Although Babur’s original memoir in Chagatai-Turkic was not illustrated, his grandson Akbar did produce several gloriously illustrated versions to embellish the Persian translation he commissioned some 80 years later. There were still enough people around to provide the miniature portraitists of Akbar’s time with reasonably accurate descriptions of the facial features and sartorial particulars of his ancestors. And they did not look remotely North Indian.

Some may say that the distinct facial features and clothes of the early Mughals, as well as their links to the region in Central Asia once called Moghulistan — now split between Uzbekistan, Tajikistan, Kyrgyzstan, and the Uyghur areas of China — might put ideas into the heads of India’s increasingly belligerent northern neighbour. But that argument does not wash as the Mongols once ruled China too, long before a latter-day branch decided to try their luck in India.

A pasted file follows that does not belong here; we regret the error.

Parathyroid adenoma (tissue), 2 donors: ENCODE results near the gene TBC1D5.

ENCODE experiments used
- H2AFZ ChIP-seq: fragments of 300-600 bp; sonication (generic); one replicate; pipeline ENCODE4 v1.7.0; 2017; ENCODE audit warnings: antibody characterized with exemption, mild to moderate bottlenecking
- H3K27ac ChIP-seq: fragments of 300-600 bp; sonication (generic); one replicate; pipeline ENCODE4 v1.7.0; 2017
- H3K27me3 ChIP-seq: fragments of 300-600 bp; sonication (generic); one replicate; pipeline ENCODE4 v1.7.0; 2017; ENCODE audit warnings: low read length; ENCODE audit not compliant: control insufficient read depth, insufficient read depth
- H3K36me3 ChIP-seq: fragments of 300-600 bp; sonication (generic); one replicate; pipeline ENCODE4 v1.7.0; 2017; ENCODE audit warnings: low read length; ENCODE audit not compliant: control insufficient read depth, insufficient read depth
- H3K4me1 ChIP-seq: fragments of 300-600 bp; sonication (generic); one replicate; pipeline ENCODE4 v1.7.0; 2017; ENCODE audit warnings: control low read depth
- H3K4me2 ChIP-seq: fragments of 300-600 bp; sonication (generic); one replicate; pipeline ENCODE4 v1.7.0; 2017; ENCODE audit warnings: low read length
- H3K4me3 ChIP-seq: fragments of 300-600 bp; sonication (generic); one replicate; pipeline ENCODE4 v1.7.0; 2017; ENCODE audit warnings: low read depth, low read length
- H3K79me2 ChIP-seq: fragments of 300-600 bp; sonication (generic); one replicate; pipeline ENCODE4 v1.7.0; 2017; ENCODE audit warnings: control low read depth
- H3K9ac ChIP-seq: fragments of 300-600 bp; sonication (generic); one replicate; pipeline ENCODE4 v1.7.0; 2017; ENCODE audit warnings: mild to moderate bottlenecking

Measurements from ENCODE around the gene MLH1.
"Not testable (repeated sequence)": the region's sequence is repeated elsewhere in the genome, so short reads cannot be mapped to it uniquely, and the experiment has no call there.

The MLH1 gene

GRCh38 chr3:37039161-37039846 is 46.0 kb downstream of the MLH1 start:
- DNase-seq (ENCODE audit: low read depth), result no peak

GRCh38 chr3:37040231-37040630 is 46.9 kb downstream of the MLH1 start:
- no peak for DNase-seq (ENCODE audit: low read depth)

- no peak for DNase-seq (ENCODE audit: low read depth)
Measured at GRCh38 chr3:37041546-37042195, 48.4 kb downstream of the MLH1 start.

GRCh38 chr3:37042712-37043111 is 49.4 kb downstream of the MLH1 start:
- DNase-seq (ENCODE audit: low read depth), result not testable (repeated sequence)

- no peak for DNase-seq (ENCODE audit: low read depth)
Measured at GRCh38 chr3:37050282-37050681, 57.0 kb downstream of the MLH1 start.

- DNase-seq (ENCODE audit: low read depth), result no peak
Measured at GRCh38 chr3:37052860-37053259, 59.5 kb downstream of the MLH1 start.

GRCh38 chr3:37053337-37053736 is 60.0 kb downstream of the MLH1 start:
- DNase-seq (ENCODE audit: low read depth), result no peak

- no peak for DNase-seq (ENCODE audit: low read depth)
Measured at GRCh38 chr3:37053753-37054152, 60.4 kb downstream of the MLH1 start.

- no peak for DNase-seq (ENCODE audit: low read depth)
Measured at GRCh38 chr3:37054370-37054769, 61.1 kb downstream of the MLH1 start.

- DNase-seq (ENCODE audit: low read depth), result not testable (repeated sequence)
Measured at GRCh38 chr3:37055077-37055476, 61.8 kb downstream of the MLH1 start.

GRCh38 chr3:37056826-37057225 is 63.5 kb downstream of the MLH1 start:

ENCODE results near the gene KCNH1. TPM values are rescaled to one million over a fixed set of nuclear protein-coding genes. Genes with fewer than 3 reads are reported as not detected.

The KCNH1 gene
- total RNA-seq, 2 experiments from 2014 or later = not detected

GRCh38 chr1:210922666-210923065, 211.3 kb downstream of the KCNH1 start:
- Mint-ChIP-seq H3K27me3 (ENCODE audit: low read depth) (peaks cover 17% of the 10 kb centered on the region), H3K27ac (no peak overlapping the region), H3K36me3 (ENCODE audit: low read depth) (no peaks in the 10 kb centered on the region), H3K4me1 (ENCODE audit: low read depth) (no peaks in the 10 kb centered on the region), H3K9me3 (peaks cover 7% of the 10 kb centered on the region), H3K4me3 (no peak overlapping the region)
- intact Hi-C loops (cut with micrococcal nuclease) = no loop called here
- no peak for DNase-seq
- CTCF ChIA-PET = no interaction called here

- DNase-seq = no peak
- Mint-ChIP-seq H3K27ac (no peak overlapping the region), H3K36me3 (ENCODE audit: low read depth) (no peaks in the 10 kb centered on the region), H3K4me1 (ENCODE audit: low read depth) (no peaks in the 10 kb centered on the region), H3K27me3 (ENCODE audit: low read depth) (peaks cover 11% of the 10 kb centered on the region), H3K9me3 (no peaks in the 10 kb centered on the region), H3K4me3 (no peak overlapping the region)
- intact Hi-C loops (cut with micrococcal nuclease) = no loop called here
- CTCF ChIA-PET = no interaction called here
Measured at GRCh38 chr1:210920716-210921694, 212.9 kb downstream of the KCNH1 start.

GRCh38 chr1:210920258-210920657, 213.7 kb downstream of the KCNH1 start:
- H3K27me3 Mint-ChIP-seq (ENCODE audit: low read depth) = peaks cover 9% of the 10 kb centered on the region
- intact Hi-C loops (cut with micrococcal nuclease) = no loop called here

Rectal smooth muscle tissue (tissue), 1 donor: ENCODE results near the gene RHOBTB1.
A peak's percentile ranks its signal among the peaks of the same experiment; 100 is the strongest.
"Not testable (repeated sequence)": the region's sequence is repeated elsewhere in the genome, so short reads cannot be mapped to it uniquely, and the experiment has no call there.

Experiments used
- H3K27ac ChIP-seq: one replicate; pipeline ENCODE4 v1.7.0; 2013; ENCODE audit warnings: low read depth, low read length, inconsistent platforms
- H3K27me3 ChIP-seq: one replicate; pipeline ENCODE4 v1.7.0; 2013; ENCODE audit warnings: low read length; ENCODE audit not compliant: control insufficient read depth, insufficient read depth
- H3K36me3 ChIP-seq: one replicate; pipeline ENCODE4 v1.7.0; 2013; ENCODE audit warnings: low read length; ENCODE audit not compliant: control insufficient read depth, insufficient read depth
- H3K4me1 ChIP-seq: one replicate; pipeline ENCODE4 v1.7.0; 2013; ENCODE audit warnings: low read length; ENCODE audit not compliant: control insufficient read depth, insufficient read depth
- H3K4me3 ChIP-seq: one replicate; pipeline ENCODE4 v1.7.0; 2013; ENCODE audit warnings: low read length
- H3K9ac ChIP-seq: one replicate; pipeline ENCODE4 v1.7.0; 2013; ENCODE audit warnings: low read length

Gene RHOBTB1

The soft power benefits of coopting actors from Central Asia into an Indian web series — given the popularity of Bollywood movies and music there — also merits consideration. There is no denying Babur was a Central Asian invader, but he did start a dynasty in India. This connection with those nations could serve us in good stead with developments in Afghanistan (another country with historical links) creating a need for India to seek out other friends in the region.

Having a Jamaican play a British queen is clearly pushing the envelope on imagined identities. Since we are used to the production of, say, William Shakespeare’s plays in many countries outside the white sphere, there is no reason to stick to realism beyond a point in the portrayal of the early Mughals (Mongols) as South Asians either. But in the case of The Empire, authenticity would have been more daring than sticking to acceptability as the main consideration.

The Empire is streaming on Disney+ Hotstar.